Cappadocia in the southern corner of Turkey is a region of unearthly beauty, far removed, so it seems, from the currents of modern life. But it has a turbulent past and perhaps even a message for our own day. Syria and the Kurdish areas of the Middle East are close by. Cappadocia was once a crossroads for conquerors, Hittites, Persians, and Romans, Seljuks and Turks. Early Christianity took roots here but eventually was forced to hide away in the caves that pockmark the region.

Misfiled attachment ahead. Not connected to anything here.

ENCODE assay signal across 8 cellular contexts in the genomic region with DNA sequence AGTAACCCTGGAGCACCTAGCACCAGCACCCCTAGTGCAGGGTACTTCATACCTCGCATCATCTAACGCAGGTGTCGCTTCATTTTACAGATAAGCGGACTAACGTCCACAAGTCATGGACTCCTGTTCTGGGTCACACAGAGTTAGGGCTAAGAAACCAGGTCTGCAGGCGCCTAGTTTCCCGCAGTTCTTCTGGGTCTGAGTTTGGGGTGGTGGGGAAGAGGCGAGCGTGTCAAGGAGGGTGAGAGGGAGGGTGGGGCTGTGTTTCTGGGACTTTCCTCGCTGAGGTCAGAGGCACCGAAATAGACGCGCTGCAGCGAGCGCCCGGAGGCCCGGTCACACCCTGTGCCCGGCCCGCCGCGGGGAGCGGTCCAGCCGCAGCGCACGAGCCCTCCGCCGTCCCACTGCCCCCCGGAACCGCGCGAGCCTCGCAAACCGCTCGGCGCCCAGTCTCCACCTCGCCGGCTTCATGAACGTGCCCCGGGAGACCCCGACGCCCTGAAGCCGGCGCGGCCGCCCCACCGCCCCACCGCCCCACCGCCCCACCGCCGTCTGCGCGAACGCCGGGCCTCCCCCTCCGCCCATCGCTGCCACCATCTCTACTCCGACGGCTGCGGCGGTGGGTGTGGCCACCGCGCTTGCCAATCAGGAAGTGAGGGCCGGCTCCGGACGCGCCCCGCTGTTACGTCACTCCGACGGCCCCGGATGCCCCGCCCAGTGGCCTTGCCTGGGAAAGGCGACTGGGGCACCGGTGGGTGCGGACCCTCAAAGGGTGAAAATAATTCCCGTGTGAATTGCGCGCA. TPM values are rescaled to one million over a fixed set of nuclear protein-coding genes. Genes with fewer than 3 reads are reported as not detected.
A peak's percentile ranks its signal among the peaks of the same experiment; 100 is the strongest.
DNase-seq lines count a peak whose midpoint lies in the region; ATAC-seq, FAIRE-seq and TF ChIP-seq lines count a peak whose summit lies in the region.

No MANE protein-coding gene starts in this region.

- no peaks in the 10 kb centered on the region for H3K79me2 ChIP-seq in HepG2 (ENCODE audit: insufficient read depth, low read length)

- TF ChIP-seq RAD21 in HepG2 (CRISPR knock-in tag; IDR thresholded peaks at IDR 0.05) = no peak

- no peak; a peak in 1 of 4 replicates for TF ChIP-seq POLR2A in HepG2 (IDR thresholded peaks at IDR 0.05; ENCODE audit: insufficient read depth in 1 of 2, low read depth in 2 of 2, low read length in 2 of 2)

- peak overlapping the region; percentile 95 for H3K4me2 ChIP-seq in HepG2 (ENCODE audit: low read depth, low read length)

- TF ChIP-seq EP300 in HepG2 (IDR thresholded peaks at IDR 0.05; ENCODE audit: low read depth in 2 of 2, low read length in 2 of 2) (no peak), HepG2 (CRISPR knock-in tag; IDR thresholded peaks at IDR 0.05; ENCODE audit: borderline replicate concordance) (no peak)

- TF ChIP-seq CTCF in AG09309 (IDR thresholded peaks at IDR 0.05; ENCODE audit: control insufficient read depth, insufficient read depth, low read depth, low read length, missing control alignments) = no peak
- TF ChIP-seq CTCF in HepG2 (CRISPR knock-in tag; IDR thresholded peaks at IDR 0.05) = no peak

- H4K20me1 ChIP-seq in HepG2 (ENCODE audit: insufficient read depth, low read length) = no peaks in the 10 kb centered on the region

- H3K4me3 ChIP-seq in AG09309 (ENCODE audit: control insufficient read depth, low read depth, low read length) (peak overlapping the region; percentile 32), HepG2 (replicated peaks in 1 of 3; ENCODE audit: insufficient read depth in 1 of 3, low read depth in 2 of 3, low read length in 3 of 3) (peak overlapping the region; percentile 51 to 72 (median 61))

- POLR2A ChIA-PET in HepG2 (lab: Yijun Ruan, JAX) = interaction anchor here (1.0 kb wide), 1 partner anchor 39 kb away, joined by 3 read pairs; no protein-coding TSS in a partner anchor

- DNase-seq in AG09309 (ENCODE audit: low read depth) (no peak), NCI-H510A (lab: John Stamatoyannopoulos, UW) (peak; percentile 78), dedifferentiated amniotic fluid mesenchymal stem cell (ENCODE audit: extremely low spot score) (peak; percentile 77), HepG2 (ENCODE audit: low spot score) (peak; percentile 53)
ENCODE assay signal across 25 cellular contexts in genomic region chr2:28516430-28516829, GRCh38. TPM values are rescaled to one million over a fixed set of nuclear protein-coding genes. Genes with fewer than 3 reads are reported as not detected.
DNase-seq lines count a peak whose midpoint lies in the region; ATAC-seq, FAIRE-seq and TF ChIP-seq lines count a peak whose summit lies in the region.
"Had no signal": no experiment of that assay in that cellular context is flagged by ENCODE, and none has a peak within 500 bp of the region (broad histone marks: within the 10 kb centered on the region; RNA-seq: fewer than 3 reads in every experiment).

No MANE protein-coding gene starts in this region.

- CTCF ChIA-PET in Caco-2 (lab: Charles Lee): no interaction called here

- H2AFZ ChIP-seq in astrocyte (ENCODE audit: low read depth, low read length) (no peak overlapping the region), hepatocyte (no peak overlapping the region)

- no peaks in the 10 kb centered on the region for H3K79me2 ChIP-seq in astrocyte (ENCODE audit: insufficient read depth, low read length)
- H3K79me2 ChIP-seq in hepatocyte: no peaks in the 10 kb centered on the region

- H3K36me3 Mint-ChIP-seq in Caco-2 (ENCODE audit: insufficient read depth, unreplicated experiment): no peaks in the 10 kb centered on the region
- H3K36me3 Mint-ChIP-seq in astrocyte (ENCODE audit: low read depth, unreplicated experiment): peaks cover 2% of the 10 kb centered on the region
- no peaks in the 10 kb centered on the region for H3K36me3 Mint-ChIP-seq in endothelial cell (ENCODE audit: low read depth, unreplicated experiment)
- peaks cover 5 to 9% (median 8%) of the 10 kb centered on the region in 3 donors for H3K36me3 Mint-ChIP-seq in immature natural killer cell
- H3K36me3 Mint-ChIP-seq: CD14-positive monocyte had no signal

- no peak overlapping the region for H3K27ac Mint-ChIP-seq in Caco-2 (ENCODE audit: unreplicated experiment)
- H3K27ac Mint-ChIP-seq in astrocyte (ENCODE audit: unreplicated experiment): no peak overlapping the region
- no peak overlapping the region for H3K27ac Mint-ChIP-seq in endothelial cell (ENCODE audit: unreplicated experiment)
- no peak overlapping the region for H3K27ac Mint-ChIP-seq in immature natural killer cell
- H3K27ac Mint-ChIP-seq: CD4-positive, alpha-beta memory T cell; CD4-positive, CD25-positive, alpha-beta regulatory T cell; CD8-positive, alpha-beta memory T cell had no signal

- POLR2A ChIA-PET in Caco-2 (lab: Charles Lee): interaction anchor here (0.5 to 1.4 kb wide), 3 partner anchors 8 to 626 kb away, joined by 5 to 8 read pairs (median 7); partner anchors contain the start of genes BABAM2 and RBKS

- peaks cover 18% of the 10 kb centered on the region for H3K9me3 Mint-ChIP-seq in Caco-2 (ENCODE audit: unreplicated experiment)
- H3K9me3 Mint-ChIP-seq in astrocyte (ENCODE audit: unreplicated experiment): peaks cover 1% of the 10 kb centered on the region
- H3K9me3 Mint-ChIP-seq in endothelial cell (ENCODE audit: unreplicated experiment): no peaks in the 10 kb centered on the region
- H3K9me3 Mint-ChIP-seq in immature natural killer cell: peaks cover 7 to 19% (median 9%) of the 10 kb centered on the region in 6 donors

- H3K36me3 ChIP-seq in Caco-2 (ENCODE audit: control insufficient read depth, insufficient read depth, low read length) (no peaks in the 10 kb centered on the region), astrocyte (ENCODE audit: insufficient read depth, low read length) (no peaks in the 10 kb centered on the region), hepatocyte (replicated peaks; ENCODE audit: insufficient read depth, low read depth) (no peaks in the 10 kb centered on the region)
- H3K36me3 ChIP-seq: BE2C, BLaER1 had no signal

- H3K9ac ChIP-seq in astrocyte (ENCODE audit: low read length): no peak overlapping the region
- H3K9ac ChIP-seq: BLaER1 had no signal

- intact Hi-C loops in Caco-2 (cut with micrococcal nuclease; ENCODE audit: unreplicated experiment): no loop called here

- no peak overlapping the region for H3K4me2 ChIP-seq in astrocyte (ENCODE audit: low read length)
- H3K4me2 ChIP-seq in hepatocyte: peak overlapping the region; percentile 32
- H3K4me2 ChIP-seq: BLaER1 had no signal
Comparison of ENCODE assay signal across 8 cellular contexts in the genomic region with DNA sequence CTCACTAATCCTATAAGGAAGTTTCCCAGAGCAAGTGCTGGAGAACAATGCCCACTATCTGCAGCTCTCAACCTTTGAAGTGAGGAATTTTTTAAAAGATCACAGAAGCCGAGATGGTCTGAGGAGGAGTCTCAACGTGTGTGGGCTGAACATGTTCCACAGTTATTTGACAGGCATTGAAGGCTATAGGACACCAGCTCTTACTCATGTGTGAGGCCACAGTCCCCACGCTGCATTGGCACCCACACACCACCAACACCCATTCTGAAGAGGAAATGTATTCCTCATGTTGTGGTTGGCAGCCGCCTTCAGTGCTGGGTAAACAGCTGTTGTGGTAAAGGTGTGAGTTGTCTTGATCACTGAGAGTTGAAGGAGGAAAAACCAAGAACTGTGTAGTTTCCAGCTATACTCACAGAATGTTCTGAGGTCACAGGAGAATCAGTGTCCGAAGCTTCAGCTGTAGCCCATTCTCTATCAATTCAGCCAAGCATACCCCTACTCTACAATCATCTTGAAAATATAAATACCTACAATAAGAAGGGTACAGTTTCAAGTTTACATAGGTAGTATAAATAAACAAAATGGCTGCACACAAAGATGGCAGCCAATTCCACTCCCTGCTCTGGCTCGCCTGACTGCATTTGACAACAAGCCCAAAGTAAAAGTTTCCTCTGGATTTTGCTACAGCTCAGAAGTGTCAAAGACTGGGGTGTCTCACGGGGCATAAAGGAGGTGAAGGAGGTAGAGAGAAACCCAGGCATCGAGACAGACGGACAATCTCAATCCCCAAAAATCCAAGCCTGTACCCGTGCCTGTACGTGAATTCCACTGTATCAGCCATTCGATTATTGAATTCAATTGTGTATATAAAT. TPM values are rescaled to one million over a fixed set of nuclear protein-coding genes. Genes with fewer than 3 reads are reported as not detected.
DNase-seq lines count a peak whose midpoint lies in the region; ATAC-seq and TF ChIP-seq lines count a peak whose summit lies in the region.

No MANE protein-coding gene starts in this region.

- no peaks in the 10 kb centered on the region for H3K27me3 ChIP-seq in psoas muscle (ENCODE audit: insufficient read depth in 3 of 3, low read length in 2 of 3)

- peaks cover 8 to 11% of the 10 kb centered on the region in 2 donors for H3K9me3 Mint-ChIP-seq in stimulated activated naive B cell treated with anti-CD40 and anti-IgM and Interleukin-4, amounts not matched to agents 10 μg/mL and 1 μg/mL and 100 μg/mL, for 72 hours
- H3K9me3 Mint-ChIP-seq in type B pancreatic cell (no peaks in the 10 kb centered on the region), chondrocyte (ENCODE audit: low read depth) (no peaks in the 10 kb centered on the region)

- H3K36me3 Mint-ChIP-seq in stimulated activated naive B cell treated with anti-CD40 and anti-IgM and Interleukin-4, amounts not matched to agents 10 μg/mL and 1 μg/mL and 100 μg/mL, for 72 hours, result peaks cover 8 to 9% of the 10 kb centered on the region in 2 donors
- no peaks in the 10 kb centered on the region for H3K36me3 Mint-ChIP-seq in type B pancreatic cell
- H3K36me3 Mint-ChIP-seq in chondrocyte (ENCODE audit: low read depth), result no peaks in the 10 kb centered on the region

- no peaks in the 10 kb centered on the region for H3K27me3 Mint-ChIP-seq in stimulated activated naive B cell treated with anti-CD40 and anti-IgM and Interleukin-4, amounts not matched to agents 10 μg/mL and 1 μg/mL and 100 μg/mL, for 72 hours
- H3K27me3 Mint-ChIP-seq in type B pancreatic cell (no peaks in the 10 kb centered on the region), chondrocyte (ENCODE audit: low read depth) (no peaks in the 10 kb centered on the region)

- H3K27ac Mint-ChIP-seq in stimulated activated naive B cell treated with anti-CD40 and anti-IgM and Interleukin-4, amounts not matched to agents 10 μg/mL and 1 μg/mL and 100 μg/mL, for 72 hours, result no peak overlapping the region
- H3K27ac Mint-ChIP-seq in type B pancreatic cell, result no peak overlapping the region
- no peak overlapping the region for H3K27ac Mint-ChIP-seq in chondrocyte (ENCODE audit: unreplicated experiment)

There were two hundred or so of us all united for a moment by our common desire to get to London as quickly and comfortably as possible. But as soon as we landed at Heathrow, we each went our own way, modern individuals propelled by diverging interests and purposes. From where comes this individualism that motivates and propels us? Have we achieved a richer and more unique form of human life than our forebears? Have we got to a higher understanding of what it is to be human? Or are we, with the whole baggage of our modern individualism, only the unwitting products of new circumstances, ready-made and type-cast by a newly individuating reality?